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Update: March 20, 2017
Lawsuits filed on behalf of women who allege they experienced permanent hair loss (alopecia) due to Taxotere chemotherapy continue to move forward. Over 750 of these cases are now consolidated in the U.S. District Court for the Eastern District of Louisiana.

The Judge responsible, Judge Kurt D. Engelhardt, has issued two more Pretrial Orders. In December, 2016, when there were far less cases filed in the MDL, Judge Engelhardt appointed plaintiff and defense settlement committees. This appointment suggests that the Court would prepare the parties to focus less on preparing for trial and more on resolving the cases.

The attorneys at TheLawFirm.com assert that these cases should resolve because we believe that Taxotere is more likely to result in the permanent loss of hair compared to other equally effective drugs. What makes it worse is that Sanofi-Aventis provided information regarding the potential for permanent hair loss to individual patients and regulatory agencies in Europe and Canada. Yet the U.S. label for Taxotere only included a generic, vague, and insufficient warning that “hair generally grows back”.

Update: February 23, 2017
The world continues to take notice of the dangers of Taxotere (a version of docetaxel), with the Institut Curie discontinuing use of the controversial drug last week. The Institut Curie, headquartered in Paris, is one the world’s leading media research centers specializing on the treatment of cancer.

The Feb. 16 press release said five fatal cases had of patients treated with Taxotere had been reported to the ANSM, France’s FDA equivalent, since August 2016, with the coming on Feb. 4.

"As a precaution, given the occurrence within an unusually short period of time, of these two similar cases at the Institut Curie and those at other healthcare facilities in France, the Institut Curie has stopped using docetaxel to treat breast cancer. It has been replaced with paclitaxel," reads the press release.

This is the just the latest blow for Taxotere defenders who have been faced with an avalanche of lawsuits in court regarding permanent hair loss from cancer patients who were given the chemotherapy drug during treatment but were not properly warned of its dangers. Hardly a new drug, Taxotere just “celebrated” 20 years of being on the U.S. market.

Taxotere is manufactured and advertised by Sanofi-Aventis as a breast cancer treatment drug and was approved by the U.S. Food and Drug Administration (FDA) back in May 1996. Sanofi-Aventis has marketed Taxotere as a safe, effective, and superior drug treatment when compared to other chemotherapy drugs. However, prior to its approval, Taxotere had actually been recommended for rejection by the FDA in 1994 due to its toxicity.

Lawsuits claim that Sanofi-Aventis has been aware of reports and studies linking Taxotere to permanent hair loss after chemotherapy since as far back as its approval in 1996.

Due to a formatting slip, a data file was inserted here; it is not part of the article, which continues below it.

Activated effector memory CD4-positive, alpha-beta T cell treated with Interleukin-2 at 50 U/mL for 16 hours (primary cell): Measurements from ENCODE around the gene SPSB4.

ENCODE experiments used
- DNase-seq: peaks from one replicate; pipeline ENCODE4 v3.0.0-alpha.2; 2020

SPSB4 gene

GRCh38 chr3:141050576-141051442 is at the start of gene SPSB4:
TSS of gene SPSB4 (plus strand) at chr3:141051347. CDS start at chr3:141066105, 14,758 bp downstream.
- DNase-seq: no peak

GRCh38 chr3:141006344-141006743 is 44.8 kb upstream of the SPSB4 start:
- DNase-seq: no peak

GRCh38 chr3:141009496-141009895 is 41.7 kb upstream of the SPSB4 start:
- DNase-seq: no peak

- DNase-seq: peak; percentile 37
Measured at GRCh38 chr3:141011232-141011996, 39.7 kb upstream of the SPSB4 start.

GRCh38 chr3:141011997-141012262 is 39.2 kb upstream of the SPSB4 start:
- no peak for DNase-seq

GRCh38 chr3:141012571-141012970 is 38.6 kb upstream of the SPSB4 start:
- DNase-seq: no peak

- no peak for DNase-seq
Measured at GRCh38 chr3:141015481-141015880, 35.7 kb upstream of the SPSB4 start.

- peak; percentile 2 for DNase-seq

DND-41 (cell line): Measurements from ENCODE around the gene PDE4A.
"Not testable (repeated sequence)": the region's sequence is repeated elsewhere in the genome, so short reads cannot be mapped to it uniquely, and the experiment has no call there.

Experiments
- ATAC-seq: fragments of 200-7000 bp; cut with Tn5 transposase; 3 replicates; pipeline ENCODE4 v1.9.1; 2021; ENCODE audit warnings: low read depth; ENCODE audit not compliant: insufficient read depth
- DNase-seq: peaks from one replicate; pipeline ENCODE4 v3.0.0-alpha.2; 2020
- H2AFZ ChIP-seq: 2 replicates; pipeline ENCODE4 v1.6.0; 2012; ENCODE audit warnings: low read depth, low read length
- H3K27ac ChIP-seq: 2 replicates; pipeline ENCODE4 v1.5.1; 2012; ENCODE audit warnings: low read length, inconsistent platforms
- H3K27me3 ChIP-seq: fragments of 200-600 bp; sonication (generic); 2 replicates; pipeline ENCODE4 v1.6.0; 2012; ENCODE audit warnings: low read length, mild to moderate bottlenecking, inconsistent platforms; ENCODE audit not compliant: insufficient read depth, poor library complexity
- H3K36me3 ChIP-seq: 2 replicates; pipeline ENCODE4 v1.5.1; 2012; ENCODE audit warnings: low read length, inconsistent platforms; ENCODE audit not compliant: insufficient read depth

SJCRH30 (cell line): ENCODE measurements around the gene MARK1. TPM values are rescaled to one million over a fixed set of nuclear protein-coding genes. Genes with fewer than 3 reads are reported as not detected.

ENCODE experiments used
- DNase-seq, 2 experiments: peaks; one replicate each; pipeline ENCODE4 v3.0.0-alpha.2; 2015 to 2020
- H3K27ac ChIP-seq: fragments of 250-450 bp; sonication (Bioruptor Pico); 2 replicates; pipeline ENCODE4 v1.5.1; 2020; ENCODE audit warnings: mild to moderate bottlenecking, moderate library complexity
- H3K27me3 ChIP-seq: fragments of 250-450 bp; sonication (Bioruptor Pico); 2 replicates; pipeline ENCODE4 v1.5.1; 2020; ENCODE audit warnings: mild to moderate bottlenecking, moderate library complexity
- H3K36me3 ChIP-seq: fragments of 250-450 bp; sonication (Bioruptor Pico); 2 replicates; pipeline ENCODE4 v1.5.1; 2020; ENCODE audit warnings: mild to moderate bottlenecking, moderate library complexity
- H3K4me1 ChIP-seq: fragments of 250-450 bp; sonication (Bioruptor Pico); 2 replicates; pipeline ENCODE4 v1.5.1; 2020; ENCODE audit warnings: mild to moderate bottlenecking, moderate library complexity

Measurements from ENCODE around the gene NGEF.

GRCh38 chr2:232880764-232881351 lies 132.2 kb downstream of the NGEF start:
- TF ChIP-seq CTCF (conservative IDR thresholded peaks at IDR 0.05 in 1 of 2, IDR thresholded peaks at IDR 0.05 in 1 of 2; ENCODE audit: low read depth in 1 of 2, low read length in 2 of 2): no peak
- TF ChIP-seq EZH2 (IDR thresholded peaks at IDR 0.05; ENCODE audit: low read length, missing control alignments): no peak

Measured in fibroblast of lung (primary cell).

TheLawFirm.com is now accepting cases for women who suffered permanent hair loss as a result of taking the breast cancer chemotherapy drug Taxotere. It is estimated that 75% of breast cancer patients were given Taxotere®. Unfortunately, 6.3% of Patients given Taxotere experienced permanent hair loss. In December 2015, the FDA issued a Taxotere label change warning of potential permanent hair loss.

TheLawFirm.com asserts that, despite having knowledge of the risk of permanent baldness, Taxotere manufacturer failed to adequately warn women or the medical community of this permanent side-effect. We believe that there were other, equally effective, drugs available to fight cancer that did not carry this result.

In fact, in 2009, the FDA demanded that Sanofi-Aventis (the manufacturer) stop marketing Taxotere as having better results than the competitor's’ drug - the same drug the Institut Curie switched to in mid-February.

However, Taxotere lawsuits allege that, despite knowledge of their drug’s connection with permanent chemotherapy hair loss, Sanofi chose to conceal this information from patients and the medical community.

Lawsuits allege that because Sanofi-Aventis marketed Taxotere as similarly safe and effective to other chemotherapy drugs, despite the increased risk of alopecia, thousands of patients have been exposed to Taxotere side effects, including permanent Taxotere hair loss risk.

Have you been the victim of side effect from Taxotere and want to speak to a qualified attorney about relief? TheLawFirm.com has specialized attorneys working specifically with clients on these claims who will give you a 100% no-cost, risk-free evaluation. Contact us today to learn more.

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What’s the Big Deal with Hair Loss?

Don’t you love it when people ask you that question?   
 
Given the choice, anyone would rather lose their hair than suffer from cancer. But there’s no reason why should ever have had to choose between these “options.”   
 
That’s just the thing – neither you nor your doctor had enough information to make an informed choice, because the manufacturer of Taxotere was covering up.   
 
Temporary hair loss is a common side effect of chemotherapy treatment for cancer. Permanent hair loss, however, is not.   
 
Permanent hair loss – also known as alopecia – for women is a more serious matter than baldness in men. Losing your hair for good is a quality-of-life issue of the highest order.   
 
Having breast cancer doesn’t mean having to lose your hair.   
 
When breast cancer is detected early (Stage 0 or Stage I), the five-year survival rate is nearly 100%. But these patients are often prescribed Taxotere.   
 
When breast cancer is detected at Stage II, the five-year survival rate is nearly 93%. But these patients are often prescribed Taxotere.   
 
But neither Taxotere nor any other specific drug is required to survive any specific kind of cancer. In many cases, numerous chemotherapy drugs do the job just as well or better. Alternatives to Taxotere exist – they just don’t get prescribed as often, because Big Pharma markets drugs so aggressively.   
 
We believe that Sanofi-Aventis covered up the fact that they knew Taxotere could cause permanent hair loss.